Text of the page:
NeuVector will issue a new release of its platform on Dec. 4, providing organizations with enhanced capabilities to secure cloud-native, container environments.
The NeuVector 2.3 release expands the container, cloud-native firewall technology with admission control security capabilities that can be directly integrated with the Kubernetes container orchestration platform.
“NeuVector uses the features of Kubernetes as a trigger and enforcement point for image deployment,” NeuVector CTO Gary Duan told eWEEK. “By integrating with Kubernetes, via kube-apiserver, NeuVector can get notification for any image attempting to be deployed, then apply the policy, which an admin has configured in NeuVector to decide whether to allow or block the deployment through Kubernetes.”
NeuVector’s platform provides a container firewall that can filter application layer traffic to help identify anomalous behavior and traffic.
The company was launched in January 2017 and has raised $9 million in venture funding. In a video interview with eWEEK, Fei Huang, CEO and co-founder of NeuVector, explained the core principles of his company’s platform and its network-centric view of container and cloud-native security.
Admission control is a net new feature that is part of NeuVector’s overall CI/CD pipeline integration for security, according to Duan. For example, he said users today can fail a build based on vulnerabilities using the Jenkins plug-in from NeuVector. They can also automatically scan new or updated images in repositories.
“Now, with admission control, they will be able to block deployment of containers based on various criteria such as vulnerabilities, labels, users, namespace etc.,” Duan said. “So, now we have improved security enforcement for the entire Build-Ship-Run pipeline.”
Additionally, he explained that admission control uses the NeuVector registry scanning results to determine whether the image should be allowed to be deployed. NeuVector can also verify the digital signature of images for admission control.
There are multiple ways that policies can be enforced in a Kubernetes-based deployment, including using the Container Networking Interface (CNI) as a hook to block and quarantine access. Duan explained that while NeuVector is compatible with all CNI/network plug-ins, it does not rely on them to enforce network policy.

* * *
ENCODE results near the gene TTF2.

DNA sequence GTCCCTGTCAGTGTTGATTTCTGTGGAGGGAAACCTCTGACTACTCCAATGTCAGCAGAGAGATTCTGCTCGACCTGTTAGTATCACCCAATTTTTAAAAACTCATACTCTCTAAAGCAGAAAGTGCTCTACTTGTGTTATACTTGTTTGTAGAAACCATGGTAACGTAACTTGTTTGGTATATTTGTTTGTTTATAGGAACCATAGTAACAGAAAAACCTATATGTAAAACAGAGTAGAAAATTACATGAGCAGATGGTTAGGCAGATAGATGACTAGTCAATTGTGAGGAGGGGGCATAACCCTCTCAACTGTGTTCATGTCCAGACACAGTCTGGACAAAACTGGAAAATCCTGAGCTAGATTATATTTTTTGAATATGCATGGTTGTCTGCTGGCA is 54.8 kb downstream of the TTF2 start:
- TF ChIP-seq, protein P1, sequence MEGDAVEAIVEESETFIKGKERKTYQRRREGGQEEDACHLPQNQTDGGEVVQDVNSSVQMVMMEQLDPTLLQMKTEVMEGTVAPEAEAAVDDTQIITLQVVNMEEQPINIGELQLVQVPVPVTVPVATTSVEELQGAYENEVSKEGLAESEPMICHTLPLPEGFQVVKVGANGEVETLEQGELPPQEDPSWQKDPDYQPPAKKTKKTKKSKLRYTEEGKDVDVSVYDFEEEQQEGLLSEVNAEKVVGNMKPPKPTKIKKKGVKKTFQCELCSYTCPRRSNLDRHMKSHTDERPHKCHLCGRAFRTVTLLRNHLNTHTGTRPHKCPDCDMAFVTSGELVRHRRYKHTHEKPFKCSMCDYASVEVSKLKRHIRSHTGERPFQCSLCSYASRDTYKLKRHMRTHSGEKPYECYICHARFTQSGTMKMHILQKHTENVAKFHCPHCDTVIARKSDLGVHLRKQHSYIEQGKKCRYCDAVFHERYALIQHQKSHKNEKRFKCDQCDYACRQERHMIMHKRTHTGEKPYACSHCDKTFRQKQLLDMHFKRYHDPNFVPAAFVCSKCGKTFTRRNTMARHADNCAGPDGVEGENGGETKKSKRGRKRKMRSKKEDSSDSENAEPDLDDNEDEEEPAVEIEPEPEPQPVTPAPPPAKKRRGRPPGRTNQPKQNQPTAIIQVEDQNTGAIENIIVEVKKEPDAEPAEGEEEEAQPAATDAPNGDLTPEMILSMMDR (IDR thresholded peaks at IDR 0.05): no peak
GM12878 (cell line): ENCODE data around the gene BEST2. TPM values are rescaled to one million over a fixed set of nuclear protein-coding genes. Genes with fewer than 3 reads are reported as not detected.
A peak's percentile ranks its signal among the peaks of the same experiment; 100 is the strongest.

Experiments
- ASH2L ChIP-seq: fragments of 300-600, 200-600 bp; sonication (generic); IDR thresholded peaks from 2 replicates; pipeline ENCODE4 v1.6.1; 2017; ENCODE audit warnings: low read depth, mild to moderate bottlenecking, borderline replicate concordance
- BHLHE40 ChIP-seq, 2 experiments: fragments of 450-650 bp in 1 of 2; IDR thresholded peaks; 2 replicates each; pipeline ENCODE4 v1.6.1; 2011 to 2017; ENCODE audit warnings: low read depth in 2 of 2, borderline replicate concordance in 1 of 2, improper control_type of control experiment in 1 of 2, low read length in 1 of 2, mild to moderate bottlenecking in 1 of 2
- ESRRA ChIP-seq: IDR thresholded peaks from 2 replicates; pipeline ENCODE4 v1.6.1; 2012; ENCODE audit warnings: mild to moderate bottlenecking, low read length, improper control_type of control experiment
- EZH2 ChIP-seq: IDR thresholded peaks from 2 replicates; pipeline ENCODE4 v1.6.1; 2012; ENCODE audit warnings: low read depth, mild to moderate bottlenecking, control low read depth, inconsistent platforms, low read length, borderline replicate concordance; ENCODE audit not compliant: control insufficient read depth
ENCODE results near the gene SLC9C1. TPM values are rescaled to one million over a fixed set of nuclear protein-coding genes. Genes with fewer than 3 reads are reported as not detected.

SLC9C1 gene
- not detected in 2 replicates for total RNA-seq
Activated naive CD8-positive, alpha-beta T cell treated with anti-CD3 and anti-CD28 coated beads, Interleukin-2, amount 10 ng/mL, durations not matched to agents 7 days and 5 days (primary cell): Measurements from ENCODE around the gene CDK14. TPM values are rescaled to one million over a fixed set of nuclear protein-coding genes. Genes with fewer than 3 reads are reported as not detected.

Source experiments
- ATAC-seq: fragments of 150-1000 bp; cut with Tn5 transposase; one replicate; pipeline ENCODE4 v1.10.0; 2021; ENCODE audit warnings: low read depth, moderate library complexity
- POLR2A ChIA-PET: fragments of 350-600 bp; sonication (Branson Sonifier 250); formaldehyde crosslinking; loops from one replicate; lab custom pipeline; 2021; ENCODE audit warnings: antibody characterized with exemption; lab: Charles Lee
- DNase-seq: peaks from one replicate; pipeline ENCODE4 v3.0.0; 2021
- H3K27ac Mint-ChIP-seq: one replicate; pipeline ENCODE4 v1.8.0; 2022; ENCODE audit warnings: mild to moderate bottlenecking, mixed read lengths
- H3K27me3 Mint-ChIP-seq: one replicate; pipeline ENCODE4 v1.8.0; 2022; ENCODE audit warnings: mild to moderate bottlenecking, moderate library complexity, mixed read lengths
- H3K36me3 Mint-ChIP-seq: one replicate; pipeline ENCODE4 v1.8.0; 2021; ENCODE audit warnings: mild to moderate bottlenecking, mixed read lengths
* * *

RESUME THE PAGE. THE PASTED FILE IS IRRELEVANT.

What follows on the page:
“We have built our own Layer 7 packet filtering technology, which can run as an inline firewall for selected services,” Duan said. “With a run-time feature called Response rules, users are able to define policies such as if vulnerable images are found in containers, then the containers can be network quarantined.”
The first release of the admission control feature is only being made available for Kubernetes and Kubernetes-based systems including OpenShift and Rancher. Duan said NeuVector is considering adding other container orchestration system, including Docker Swarm, to the product roadmap in 2019.
There are multiple security hooks that are available in Kubernetes, including Role Based Access Control (RBAC), which is a feature used by organizations to help secure workloads based on identity.
Duan said that admission control and RBAC are two different types of security features. He explained that NeuVector focuses on validating the security policy to allow container deployment—for example, vulnerability policy for specific users and namespaces.
“Kubernetes users can still be able to deploy vulnerable images with RBAC in place,” he said.
Looking forward, NeuVector will be looking at potential integration with the Istio service mesh, which is an increasingly popular cloud-native approach that is run alongside Kubernetes.
“We will continue to build on our container network security expertise and add more network threat intelligence,” Duan said. “We will also integrate our security mesh technology with service meshes more tightly.”
Sean Michael Kerner is a senior editor at eWEEK and InternetNews.com. Follow him on Twitter @TechJournalist.